The Good News and Bad News from the WHO’s Newest Malaria Report

Yesterday, the World Health Organization released the 2010 World Malaria report. Overall, it’s surprisingly good news. Malaria has been a persistent, awful threat to human health, in particular to pregnant women. We’re finally showing some progress in slowing it down.

The report highlights substantial reductions in malaria incidence and mortality:

“In Africa, a total of 11 countries showed a greater than 50% reduction in either confirmed malaria cases or malaria admissions and deaths over the past decade. A decrease of more than 50% in the number of confirmed cases of malaria was also found in 32 of the 56 malaria-endemic countries outside Africa during this same time period, while downward trends of 25%–50% were seen in eight additional countries.”

That’s big news.

Turkmenistan was certified malaria-free in 2009. I’m not all that impressed – malaria never broke the low double-digits in Turkmenistan, and certification was mostly about better record-keeping. Morocco, however, was also certified malaria-free last year, and that’s bigger news.

Possibly related to the malaria reductions: financial commitment to battling malaria was at its highest ever in 2009, at $1.5 billion. 2009 also saw highest-ever rates of insecticide treated bednet ownership, and better provision of anti-malarial drugs.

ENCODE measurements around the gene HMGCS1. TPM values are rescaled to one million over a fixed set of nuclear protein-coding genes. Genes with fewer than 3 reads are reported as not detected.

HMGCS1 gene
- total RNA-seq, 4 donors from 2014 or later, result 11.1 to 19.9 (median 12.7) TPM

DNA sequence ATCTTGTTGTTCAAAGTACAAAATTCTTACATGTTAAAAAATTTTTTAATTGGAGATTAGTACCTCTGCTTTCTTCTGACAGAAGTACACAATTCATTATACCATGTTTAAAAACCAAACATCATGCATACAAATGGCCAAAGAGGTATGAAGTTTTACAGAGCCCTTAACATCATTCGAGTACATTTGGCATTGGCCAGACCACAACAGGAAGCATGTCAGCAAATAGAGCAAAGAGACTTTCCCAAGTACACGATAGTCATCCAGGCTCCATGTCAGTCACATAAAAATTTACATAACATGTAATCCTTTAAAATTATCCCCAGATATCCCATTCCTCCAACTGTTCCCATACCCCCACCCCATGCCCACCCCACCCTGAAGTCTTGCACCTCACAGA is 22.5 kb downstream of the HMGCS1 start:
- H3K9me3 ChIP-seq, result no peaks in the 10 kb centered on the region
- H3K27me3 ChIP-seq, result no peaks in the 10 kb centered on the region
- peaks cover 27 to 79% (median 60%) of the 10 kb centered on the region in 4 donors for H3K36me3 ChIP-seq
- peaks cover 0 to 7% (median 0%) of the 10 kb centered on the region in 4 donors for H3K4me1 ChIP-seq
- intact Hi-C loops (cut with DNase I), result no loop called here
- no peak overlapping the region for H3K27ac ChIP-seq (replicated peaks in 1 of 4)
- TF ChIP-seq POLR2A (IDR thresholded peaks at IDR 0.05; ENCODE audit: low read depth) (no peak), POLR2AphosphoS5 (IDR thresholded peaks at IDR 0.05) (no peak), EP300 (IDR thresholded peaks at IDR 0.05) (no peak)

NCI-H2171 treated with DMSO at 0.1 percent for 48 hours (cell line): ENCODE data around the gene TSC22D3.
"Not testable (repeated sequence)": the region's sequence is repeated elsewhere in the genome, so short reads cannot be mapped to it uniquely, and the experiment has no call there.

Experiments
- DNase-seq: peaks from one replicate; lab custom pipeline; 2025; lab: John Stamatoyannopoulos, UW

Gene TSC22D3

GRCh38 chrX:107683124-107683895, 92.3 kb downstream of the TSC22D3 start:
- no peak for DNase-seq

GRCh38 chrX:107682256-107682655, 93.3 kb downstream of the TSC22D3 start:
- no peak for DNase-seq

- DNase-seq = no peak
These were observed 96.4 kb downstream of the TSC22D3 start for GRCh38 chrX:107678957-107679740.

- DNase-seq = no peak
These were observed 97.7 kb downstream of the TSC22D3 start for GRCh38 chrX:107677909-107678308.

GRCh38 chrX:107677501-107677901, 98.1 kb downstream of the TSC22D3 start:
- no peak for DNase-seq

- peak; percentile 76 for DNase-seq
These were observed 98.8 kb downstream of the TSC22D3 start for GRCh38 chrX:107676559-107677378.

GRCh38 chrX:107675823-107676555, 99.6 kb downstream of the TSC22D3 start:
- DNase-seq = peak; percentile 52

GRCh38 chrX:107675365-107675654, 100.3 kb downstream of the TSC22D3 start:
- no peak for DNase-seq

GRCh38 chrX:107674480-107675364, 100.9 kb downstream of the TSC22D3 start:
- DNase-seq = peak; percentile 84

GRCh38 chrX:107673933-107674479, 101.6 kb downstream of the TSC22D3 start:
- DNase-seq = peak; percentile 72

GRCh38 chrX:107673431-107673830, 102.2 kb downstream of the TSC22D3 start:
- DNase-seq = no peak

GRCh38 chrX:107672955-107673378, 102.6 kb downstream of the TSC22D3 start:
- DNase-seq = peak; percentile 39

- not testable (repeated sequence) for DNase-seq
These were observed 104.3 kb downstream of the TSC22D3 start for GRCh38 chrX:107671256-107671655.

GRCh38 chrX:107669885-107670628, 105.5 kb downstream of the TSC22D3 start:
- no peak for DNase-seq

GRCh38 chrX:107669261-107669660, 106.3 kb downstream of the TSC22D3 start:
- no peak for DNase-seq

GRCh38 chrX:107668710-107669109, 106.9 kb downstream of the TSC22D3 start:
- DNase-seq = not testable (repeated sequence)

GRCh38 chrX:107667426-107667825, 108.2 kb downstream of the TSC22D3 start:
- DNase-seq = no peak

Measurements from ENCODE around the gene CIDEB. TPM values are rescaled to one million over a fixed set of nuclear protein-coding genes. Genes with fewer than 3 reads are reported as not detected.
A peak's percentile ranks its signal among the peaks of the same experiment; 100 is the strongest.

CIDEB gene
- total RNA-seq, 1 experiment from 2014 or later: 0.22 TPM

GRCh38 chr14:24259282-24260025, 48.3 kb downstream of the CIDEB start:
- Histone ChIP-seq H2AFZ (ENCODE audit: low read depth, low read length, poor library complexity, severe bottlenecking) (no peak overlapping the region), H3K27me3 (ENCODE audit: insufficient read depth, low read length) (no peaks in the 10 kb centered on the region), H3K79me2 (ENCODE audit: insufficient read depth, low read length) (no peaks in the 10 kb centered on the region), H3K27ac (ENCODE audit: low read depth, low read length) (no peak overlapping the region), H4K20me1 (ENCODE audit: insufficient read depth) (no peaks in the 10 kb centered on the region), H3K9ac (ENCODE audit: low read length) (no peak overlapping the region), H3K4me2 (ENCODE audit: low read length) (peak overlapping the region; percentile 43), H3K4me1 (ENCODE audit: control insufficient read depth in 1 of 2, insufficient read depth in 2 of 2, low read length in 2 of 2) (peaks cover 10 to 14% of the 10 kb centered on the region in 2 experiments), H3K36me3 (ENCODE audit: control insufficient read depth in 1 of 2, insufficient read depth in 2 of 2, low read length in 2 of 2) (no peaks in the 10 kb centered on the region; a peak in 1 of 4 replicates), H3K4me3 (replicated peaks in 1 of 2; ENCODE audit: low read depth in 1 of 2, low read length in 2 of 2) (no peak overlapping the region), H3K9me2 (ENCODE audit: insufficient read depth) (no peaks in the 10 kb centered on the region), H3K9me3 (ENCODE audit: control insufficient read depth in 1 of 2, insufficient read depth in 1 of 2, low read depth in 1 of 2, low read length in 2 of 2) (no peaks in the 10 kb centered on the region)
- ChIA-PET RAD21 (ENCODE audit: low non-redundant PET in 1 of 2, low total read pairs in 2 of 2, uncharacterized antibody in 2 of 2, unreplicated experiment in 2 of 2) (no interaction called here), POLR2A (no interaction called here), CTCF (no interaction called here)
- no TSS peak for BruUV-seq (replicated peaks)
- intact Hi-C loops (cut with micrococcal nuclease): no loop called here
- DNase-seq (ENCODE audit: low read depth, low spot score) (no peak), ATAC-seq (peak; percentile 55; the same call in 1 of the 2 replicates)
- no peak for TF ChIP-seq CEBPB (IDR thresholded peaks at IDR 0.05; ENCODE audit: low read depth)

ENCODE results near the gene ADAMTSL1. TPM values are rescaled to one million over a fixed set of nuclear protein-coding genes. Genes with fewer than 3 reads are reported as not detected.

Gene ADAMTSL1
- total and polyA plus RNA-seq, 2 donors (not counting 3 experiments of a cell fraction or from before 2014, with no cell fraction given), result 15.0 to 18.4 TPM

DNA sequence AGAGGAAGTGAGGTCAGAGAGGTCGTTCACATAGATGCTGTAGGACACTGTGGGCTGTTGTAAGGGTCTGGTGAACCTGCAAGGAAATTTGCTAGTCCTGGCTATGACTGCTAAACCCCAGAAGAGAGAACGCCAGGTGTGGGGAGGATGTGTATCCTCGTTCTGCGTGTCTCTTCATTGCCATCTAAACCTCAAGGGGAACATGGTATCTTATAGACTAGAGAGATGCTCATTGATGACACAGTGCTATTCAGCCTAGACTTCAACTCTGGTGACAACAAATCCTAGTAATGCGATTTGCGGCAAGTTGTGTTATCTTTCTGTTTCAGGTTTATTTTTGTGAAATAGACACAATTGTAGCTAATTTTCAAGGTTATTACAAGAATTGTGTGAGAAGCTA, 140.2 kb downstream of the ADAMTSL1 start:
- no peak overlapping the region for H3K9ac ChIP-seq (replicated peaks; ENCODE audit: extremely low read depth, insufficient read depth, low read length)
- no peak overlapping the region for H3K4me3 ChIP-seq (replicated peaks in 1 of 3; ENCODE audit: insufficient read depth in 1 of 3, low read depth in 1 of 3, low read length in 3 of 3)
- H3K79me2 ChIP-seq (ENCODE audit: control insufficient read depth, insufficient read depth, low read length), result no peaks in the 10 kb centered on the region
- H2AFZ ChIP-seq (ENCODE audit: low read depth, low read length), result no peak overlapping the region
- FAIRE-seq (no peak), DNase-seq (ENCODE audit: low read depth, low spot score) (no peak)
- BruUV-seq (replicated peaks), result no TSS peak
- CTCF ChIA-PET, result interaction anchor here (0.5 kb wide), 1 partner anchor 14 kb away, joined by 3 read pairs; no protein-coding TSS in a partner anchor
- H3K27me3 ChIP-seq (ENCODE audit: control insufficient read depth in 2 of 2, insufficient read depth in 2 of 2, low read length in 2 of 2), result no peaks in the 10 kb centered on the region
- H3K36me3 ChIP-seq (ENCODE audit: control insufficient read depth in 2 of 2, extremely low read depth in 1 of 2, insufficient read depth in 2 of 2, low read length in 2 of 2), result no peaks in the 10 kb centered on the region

Now the bad news: malaria treatment is going to have to change. It used to be safe to assume that everyone in a malaria-prevalent country with a fever had malaria, and should receive malaria treatment automatically. With the increase in resistance to anti-malarial drugs, that’s no longer an option. The WHO now recommends that “all suspected cases of malaria be confirmed by a diagnostic test before antimalarial drugs are administered.” That is going to require a concerted push to give first line health care providers to effective diagnostic testing for malaria.

(photo credit: Pennstatelive)

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